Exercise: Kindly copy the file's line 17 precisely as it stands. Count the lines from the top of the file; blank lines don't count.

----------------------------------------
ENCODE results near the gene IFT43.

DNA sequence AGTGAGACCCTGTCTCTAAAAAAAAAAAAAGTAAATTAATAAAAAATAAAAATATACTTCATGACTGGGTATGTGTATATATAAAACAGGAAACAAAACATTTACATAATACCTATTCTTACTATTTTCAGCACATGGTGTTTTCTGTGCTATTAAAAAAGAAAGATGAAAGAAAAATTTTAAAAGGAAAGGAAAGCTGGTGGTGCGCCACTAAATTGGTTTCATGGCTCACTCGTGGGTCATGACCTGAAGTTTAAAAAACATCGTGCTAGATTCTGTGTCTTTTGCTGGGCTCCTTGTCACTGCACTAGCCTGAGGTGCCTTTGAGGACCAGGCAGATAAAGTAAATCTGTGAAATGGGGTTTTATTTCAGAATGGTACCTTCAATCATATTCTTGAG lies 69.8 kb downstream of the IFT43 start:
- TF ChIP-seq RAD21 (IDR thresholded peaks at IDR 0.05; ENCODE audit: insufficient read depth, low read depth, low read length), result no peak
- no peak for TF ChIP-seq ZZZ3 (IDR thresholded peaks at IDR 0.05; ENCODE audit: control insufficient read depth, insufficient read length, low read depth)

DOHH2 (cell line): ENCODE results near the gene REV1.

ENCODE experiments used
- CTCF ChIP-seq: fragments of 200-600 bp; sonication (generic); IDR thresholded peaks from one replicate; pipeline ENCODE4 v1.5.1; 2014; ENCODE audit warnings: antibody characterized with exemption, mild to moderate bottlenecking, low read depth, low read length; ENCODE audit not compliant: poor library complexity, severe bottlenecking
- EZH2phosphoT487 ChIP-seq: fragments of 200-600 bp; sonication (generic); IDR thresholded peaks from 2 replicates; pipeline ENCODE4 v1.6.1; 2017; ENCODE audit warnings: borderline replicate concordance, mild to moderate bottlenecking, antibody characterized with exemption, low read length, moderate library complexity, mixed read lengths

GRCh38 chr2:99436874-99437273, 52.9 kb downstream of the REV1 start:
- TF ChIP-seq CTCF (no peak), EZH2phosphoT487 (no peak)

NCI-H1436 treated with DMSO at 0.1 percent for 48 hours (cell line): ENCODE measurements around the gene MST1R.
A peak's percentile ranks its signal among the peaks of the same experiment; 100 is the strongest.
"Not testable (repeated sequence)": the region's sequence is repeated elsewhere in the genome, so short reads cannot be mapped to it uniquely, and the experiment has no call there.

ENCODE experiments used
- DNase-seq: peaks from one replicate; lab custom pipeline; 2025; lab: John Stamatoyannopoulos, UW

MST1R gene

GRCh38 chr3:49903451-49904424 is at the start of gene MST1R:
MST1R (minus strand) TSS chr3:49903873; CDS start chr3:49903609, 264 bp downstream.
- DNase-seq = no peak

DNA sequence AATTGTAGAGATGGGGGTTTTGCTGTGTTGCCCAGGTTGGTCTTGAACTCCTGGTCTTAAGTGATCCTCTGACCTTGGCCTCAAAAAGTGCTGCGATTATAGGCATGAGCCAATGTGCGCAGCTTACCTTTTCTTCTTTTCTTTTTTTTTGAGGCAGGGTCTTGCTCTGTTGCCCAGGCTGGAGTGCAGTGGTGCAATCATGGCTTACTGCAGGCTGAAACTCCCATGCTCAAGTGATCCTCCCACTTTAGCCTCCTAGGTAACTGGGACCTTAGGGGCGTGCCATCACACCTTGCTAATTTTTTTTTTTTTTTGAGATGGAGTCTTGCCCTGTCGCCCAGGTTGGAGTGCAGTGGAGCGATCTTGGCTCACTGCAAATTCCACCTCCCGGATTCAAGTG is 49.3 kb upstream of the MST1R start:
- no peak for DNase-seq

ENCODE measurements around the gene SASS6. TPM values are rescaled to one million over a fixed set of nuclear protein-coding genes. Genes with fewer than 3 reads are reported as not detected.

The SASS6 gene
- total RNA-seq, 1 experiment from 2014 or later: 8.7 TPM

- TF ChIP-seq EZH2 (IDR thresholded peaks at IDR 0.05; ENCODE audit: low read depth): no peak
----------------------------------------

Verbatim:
GRCh38 chr3:49903451-49904424 is at the start of gene MST1R: